LAMPETER

LAMPETER

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SUMMARY

A castle and church are recorded at Lampeter in the early twelfth century and it is likely that a small settlement developed organically at that time. The borough was a Welsh foundation, dating to the late thirteenth century when Rhys ap Maredudd was granted the right to hold a weekly market and an annual fair. It is likely that burgage plots were laid out alongside what is now High Street, which also served as a marketplace. The town was small, just 26 burgages were recorded in 1317, and remained so through to the nineteenth century, serving local agricultural communities. The only archaeological investigation in the town revealed burgage plot boundaries, but no other evidence of medieval occupation.

KEY FACTS

Status: Town charter, weekly market and annual fair.

Size: 1317 26 burgages.

Archaeology: One small-scale evaluation revealed burgage boundaries.

LOCATION

Lampeter lies on the northern bank of the River Teifi in Ceredigion, mid-Wales (SN 578 481) at a point where the Nant Creuddyn to the west and the Afon Dulas to the east flow into the main channel. It stands at the intersection of several major roads: the A482 gives access to Llandeilo/Llandovery to the southeast and Aberystwyth to the north; the A485 leads to Tregaron and mid-Wales to the north and to Carmarthen to the south; and the A475 runs down the Teifi valley to Newcastle Emlyn, Cardigan and the coast.

HISTORY

The Anglo-Normans established a motte and bailey castle at Lampeter during their brief occupation of Ceredigion between 1115-37. The first reference to it is in 1137 when the Brut y Tywysogyon records that the sons of Gruffudd ap Cynan burnt the castle along with those at Carmarthen, Ystrad Meurig, and Humfrey’s Castle. It was then called Stephen’s Castle. It is assumed that like other castles in the region it changed hands several times between English and Welsh rulers during the twelfth and thirteenth centuries until 1290 when the English King Edward I granted it to Geoffrey Clement together with the Lordship of Caron.

Between 1100 and 1135, Cadell, grandson of Rhys ap Tewdwr granted the church at Lampeter to Totnes Priory. This indication of Welsh patronage may be misleading as the grant to a priory in Devon suggests an Anglo-Norman foundation rather than a Welsh one, and it is likely that both the castle and church were founded by the Anglo-Normans before 1137 when the region was under their control. Alternatively, Cadell may have granted a church to Totnes during a hiatus in Anglo-Norman rule. It is unclear why he would have done this, but it may have been to curry favour with the Anglo-Norman invaders. The picture is further complicated by the recognition of a possible motte to the north of the church, which could be Stephen’s Castle referred to in 1137; the extant motte lying in the University grounds having been established under Welsh rule or during the Anglo-Norman re-conquest of Ceredigion later in the twelfth century.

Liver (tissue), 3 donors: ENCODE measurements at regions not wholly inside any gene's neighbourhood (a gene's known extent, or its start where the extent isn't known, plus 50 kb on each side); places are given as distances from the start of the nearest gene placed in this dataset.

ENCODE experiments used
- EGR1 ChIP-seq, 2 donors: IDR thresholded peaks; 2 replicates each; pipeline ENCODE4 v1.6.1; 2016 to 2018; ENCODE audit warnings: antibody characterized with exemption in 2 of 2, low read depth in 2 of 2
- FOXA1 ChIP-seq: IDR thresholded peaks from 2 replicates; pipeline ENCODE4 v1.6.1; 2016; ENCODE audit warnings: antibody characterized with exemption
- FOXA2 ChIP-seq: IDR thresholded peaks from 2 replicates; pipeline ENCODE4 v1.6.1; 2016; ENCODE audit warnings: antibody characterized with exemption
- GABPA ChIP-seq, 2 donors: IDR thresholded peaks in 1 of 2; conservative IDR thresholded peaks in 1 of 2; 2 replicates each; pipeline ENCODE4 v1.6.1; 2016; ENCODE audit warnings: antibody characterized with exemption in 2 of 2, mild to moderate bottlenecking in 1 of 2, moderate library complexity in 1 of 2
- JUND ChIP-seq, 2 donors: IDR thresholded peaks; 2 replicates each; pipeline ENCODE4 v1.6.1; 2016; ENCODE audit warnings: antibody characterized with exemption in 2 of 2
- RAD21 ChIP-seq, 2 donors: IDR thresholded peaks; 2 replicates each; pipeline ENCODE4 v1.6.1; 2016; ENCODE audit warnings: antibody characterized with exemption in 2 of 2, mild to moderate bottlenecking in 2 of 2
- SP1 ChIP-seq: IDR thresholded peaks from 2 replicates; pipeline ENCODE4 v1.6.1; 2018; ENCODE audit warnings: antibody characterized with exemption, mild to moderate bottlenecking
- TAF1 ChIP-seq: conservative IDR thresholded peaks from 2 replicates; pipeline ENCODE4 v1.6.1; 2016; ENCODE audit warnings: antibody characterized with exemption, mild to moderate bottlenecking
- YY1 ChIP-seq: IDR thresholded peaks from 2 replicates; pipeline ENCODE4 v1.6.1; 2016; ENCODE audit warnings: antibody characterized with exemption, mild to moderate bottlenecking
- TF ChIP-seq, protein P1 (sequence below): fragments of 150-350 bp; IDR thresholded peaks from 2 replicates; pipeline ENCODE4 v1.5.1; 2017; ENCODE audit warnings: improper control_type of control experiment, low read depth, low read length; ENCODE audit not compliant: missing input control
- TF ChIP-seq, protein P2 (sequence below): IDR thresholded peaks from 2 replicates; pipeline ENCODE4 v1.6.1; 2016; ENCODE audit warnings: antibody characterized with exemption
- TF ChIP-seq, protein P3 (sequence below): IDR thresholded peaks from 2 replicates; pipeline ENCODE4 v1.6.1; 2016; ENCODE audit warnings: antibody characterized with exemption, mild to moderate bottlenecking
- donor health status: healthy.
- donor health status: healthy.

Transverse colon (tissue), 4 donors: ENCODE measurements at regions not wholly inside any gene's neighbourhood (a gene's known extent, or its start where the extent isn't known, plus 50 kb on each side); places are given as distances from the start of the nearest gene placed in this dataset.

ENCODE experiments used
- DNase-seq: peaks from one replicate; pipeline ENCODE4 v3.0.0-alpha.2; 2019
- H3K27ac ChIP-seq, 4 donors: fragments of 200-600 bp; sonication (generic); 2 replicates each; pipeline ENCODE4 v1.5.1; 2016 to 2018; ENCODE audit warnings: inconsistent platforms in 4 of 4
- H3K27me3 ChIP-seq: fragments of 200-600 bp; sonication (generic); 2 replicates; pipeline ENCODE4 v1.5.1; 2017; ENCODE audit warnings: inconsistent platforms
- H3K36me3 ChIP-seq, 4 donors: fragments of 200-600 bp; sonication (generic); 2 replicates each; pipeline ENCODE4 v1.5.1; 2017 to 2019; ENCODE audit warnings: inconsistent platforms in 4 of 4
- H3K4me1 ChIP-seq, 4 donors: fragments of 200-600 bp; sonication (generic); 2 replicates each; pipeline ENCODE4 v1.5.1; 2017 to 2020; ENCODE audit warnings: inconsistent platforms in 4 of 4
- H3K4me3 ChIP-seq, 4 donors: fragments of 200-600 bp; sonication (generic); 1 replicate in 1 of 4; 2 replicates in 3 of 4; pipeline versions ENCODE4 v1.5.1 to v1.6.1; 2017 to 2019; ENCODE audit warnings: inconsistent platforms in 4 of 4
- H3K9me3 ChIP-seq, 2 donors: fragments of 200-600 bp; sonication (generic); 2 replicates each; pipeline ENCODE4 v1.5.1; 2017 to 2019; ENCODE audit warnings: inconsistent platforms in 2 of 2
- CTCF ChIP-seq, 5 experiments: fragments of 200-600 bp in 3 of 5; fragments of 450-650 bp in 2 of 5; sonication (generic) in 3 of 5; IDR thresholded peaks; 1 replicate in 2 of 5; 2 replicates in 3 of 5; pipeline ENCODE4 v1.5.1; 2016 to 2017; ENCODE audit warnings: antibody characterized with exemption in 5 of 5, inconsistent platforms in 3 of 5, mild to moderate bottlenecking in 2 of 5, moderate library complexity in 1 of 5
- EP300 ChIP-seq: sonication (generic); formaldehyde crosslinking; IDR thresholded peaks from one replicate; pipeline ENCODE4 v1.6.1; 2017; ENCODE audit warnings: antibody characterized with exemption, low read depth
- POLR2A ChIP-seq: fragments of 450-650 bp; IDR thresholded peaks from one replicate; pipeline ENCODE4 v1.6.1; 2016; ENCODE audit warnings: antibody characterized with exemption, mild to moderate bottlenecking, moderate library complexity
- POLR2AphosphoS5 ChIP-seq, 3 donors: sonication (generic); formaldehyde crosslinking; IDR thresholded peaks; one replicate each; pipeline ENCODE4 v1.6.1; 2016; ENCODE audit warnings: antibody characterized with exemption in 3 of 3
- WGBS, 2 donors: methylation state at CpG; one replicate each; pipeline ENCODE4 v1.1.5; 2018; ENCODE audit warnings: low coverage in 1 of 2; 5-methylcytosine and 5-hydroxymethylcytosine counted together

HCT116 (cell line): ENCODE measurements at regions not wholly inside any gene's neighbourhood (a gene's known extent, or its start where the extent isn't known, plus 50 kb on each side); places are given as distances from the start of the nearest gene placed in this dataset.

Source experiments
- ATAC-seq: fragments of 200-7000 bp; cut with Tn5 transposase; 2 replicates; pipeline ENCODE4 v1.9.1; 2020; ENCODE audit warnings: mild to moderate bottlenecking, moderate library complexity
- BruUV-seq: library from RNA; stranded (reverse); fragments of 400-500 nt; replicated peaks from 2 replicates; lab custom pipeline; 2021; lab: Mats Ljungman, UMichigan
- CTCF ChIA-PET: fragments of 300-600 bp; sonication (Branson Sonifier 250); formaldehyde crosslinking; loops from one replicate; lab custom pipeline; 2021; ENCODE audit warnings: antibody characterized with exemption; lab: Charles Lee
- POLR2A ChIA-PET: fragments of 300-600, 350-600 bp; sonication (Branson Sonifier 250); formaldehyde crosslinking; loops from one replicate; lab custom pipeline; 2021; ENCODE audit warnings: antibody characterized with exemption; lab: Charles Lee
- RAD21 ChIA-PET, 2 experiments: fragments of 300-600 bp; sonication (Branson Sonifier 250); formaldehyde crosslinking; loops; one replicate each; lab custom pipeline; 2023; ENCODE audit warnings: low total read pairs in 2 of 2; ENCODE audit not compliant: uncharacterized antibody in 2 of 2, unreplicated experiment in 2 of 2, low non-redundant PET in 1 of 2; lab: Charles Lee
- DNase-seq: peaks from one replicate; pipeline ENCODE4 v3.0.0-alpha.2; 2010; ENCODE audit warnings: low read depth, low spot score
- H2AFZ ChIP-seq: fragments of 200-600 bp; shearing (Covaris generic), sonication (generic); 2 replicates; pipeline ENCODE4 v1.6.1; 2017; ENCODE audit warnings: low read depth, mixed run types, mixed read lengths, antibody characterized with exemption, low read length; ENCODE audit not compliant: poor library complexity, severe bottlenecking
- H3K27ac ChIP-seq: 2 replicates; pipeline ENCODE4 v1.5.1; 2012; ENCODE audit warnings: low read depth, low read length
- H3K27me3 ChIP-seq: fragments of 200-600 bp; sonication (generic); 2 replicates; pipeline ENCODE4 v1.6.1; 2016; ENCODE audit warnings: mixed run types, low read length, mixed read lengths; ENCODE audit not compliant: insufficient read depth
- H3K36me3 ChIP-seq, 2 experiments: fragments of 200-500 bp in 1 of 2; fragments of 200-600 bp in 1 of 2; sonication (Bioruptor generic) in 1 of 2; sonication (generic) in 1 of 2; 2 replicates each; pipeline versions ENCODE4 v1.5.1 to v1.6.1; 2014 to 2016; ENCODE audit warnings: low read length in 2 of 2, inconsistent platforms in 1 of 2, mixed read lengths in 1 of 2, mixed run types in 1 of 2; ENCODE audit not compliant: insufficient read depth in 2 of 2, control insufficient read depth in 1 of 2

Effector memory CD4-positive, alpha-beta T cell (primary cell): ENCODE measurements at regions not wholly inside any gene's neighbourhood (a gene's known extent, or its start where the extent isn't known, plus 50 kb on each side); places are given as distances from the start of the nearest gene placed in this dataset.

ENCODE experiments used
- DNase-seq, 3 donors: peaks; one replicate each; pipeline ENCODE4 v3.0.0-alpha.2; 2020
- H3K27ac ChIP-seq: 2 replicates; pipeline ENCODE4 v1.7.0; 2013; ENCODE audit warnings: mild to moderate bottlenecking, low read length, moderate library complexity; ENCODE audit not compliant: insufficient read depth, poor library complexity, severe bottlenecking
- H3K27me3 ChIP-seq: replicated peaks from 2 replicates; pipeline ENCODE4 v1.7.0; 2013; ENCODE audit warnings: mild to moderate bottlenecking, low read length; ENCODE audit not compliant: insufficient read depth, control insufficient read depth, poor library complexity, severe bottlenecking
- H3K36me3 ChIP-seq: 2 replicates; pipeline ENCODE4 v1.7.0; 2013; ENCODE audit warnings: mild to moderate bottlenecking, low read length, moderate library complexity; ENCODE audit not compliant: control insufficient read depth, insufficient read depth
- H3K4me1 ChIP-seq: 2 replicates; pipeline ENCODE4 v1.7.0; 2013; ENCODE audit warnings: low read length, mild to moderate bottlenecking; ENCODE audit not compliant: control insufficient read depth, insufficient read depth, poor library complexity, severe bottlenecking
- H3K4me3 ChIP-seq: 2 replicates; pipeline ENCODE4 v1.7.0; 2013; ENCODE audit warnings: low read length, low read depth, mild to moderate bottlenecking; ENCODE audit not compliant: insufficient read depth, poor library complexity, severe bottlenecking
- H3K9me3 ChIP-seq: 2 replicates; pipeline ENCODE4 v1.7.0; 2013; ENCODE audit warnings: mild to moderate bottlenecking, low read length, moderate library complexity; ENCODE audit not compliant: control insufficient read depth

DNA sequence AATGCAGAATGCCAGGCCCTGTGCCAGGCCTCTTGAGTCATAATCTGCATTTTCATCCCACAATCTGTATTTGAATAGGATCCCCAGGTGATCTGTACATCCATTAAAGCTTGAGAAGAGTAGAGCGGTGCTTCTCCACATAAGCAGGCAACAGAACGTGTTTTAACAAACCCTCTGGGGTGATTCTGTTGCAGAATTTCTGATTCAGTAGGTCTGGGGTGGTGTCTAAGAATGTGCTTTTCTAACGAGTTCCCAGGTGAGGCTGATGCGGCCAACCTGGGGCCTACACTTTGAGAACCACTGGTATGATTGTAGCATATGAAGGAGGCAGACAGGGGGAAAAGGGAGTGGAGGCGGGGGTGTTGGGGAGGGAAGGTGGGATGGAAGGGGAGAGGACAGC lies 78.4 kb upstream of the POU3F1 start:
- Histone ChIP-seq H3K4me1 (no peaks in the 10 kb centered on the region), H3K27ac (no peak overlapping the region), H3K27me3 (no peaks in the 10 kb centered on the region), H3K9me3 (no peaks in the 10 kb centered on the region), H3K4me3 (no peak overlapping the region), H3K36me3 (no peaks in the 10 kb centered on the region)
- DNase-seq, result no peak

A bridge had been constructed by 1188 when Giraldus Cambrensis refers to Lampeter as ‘Pons Stephani’ (Stephen’s Bridge) and one assumes by then a settlement had developed. A combination of the name of the bridge and the church dedication to St Peter give us the Welsh name for Lampeter: Llanbedr Pont Steffan.

The borough was a Welsh foundation – in 1284 Rhys ap Maredudd was granted the right to hold a weekly market and annual fair on the feast of St Denus. The earliest known charter dates to the reign of Henry VI but recites earlier ones going back to the reign of Edward I. It was a small borough with just 19½ burgages recorded in 1301, rising to 26 in 1317, almost all in Welsh hands. The town almost certainly remained small, serving local agricultural communities. However, the later medieval and early modern history of the town has not been researched. In 1728 the population stood at around 300 rising to just 320 by 1801. In 1827 St David’s College was founded (now a university) and in 1868-70 St Peter’s Parish Church was rebuilt on a site immediately to the north of its medieval predecessor.

MORPHOLOGY

Conjectural plan of Lampeter as it may have been at its maximum extent in the medieval period, c.1320.

The two earliest recognised elements of Lampeter, Stephen’s Castle, lying in St David’s College grounds, and St Peter’s parish church lie 370m apart, a little separate from what is now the centre of the town. An early nineteenth century map surveyed prior to the foundation of the college shows the castle located within what seems to be a bailey, of which there is now no trace. The location of Stephen’s Bridge is unknown but is assumed to have crossed the River Teifi to the south of the town. It is likely that a settlement developed organically at Lampter during the twelfth century, perhaps close to the castle for protection. However, the granting of a weekly market and annual fair in the late thirteenth century shifted the focus of Lampeter from the castle to what is now the High Street. This wide, curving street, suitable as a marketplace, and flanked to the north and south by burgages may well have been laid out as part of this formalisation of Lampeter as a borough in the late thirteenth century. For several centuries the town did not develop much beyond the limits of the High Street – the 1843 tithe map shows a very small town, having hardly expanded beyond a single street. The founding of St David’s College on the site of St Stephen’s Castle in 1827 and the coming of the railway in the later nineteenth century spurred on the growth of Lampeter and by 1889 new houses and commercial premises had been built on College Street, Market Street, Bridge Street and Church Street. Development continued throughout the twentieth century and into the twenty-first century.